Thousands of protesters took to the streets of Peru’s capital, and were met with volleys of tear gas and pellets amid clashes with security forces just hours after Peruvian President Dina Boluarte called for a “truce” in almost two months of protests.
The antigovernment protest on Tuesday was the largest — and most violent — since Thursday last week, when large groups of people, many from remote Andean regions, descended on the capital to demand Boluarte’s resignation, immediate elections and the dissolution of congress.
“We can’t have a truce when she doesn’t tell the truth,” Blanca Espana Mesa, 48, said of Boluarte.
Even though her eyes were watering from the tear gas, Espana Mesa said she was “happy because a lot of people came today. It’s as if people have woken up.”
Before last week, most of the large antigovernment protests that followed the ouster of Peruvian president Pedro Castillo took place in remote regions of the nation, largely in the south, exposing deep division between residents of the capital and the long-neglected countryside.
The crisis that has sparked Peru’s worst political violence in more than two decades began when Castillo, Peru’s first leader from a rural Andean background, tried to short-circuit the third impeachment proceeding of his young administration by ordering Congress dissolved on Dec. 7.
Lawmakers impeached him instead, the national police arrested him before he could find sanctuary and Boluarte, who was his vice president, was sworn in.
Since then, 56 people have died amid the unrest involving Castillo’s supporters, 45 of whom died in direct clashes with security forces, Peru’s ombudsman said. None of the deaths have been in Lima.
On Tuesday, police fired round after round of tear gas as they blocked the passage of protesters, who seemed more organized than before. The smell of tear gas permeated the air and could be felt even a block away as people leaving work suddenly had to cover their faces to try to diminish the sting.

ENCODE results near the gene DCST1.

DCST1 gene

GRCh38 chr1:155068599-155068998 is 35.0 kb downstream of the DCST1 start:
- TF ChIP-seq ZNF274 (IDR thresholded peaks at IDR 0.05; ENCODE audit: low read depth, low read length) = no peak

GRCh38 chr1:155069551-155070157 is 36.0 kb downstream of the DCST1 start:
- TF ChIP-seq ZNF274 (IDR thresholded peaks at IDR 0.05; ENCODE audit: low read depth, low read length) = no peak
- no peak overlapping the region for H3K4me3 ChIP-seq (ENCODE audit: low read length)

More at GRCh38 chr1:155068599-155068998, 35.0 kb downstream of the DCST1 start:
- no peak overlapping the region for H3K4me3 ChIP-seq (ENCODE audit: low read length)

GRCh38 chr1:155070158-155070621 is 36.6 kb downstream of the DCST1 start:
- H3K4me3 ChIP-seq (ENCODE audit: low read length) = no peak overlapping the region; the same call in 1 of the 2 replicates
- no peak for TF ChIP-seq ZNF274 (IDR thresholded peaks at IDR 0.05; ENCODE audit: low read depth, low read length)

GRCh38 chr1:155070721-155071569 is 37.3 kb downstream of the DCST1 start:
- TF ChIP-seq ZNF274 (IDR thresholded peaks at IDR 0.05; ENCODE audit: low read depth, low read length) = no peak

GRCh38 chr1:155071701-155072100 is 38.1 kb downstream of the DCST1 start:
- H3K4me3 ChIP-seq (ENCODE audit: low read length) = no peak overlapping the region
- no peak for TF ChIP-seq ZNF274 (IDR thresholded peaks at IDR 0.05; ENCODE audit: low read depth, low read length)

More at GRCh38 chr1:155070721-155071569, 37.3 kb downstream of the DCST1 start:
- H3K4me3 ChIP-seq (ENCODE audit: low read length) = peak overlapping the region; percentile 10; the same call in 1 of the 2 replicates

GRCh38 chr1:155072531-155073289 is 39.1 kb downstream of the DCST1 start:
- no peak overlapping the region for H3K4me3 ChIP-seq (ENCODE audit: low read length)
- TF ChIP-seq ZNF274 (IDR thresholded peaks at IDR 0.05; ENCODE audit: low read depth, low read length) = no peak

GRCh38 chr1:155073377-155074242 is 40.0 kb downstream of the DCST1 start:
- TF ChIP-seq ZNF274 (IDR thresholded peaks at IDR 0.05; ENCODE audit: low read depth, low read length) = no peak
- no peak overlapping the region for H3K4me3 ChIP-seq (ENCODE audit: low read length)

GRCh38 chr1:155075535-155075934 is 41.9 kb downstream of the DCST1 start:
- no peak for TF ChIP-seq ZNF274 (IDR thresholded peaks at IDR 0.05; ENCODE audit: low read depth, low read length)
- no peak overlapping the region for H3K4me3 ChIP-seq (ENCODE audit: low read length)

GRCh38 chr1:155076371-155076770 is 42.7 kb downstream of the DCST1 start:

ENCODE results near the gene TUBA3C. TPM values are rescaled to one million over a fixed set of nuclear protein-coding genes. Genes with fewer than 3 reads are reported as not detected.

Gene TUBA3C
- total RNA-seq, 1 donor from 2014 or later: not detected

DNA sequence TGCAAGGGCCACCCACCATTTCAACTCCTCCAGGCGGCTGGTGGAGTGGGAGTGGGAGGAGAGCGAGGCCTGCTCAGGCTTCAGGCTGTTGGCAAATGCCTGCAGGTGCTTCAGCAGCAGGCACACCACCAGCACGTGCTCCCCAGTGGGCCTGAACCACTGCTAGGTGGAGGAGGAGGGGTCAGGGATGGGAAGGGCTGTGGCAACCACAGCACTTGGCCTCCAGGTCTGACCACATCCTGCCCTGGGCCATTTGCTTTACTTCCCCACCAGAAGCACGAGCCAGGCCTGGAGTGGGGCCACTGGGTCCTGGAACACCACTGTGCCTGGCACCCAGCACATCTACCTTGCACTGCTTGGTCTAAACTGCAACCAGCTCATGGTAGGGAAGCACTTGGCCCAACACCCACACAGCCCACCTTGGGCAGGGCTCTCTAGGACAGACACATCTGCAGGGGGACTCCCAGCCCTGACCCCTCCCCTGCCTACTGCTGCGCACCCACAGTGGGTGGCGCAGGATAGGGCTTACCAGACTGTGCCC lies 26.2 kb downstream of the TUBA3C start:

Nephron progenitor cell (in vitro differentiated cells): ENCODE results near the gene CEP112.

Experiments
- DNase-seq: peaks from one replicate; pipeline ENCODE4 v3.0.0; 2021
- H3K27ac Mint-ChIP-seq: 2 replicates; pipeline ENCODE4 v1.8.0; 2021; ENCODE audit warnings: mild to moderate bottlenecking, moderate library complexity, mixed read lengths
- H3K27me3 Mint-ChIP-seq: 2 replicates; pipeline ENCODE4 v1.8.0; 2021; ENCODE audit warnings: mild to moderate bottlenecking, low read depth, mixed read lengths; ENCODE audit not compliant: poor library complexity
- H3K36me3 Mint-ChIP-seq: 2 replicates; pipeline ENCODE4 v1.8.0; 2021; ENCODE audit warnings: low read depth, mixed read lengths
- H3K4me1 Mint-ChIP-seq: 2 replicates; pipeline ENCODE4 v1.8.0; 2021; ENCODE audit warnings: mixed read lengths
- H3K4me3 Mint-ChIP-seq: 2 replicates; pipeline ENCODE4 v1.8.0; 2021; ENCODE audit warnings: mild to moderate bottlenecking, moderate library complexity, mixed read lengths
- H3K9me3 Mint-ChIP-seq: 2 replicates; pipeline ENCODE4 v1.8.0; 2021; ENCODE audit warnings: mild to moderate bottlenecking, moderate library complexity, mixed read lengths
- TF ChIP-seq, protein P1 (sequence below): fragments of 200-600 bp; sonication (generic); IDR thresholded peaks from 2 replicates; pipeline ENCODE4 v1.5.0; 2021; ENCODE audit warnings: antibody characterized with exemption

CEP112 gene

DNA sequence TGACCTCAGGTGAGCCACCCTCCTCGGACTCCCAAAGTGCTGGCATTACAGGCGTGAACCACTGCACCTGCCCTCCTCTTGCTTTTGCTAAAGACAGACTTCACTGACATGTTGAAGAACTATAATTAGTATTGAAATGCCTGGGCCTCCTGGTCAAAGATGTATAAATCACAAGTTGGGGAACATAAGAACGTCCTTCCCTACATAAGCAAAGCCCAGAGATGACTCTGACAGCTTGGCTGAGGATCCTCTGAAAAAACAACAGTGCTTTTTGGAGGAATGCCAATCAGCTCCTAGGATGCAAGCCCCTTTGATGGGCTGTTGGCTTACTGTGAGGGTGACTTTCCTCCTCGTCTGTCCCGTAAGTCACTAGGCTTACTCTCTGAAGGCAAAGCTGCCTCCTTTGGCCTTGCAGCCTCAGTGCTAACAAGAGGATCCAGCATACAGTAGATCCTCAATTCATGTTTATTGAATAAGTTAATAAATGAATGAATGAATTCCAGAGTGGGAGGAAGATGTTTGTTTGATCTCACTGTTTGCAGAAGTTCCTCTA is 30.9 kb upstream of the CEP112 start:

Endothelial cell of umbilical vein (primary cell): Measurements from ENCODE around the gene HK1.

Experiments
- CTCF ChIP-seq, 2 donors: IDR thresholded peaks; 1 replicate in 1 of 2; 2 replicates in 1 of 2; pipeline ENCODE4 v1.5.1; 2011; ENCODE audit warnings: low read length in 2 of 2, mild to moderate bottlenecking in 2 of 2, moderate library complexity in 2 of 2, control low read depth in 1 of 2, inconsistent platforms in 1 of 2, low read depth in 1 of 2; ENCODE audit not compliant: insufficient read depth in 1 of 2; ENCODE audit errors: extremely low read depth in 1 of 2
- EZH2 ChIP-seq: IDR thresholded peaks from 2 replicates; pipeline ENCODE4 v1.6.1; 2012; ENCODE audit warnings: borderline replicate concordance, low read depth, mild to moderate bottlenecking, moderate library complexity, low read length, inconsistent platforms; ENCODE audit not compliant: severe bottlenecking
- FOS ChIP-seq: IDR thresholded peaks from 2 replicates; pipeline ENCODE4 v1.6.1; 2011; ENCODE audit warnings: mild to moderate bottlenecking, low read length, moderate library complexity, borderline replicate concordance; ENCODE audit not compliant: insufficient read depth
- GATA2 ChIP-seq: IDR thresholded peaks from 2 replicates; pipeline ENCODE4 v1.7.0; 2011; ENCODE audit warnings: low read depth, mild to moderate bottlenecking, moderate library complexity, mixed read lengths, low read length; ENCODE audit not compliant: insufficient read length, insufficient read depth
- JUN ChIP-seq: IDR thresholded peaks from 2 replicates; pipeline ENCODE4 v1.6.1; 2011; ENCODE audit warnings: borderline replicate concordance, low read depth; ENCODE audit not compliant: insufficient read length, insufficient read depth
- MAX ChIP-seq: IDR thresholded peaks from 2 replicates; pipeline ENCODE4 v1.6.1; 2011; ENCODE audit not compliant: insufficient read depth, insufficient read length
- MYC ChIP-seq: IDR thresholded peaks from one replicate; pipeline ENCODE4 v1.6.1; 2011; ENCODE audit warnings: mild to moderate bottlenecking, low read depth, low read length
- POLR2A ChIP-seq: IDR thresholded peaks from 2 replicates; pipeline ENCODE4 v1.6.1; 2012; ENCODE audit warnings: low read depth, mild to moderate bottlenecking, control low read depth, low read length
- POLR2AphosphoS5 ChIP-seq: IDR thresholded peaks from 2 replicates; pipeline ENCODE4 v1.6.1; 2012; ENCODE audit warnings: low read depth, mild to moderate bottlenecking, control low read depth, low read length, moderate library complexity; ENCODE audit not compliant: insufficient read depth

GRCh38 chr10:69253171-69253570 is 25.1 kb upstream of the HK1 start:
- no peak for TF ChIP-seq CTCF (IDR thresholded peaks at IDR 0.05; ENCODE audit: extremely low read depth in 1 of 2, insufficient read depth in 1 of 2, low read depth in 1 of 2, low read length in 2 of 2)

“Murderers,” yelled the protesters, some of whom threw rocks at the police.
Even after most of the protesters had left, police continued firing tear gas to disperse small groups of people in a plaza in front of the Supreme Court.
“I have a right to protest in this country,” Emiliano Merino, 60, said as he was being treated by volunteer paramedics after pellets grazed each of his arms.
Boluarte had earlier called for a truce and blamed protesters for the political violence that has engulfed the country, claiming in a news conference that illegal miners, drug traffickers and smugglers formed a “paramilitary force” to seek chaos for political gain.
She said numerous road blockades across the country and damage to infrastructure have cost the country more than US$1 billion in lost production.
She suggested that the protesters who died with bullet wounds were shot by other demonstrators, claiming investigations would show their injuries are incompatible with the weapons officers carry.
Meanwhile, about 90 police officers are hospitalized with bruises, she said, asking: “What about their human rights?”
The government has not presented evidence that any of the injured officers were struck by gunfire.
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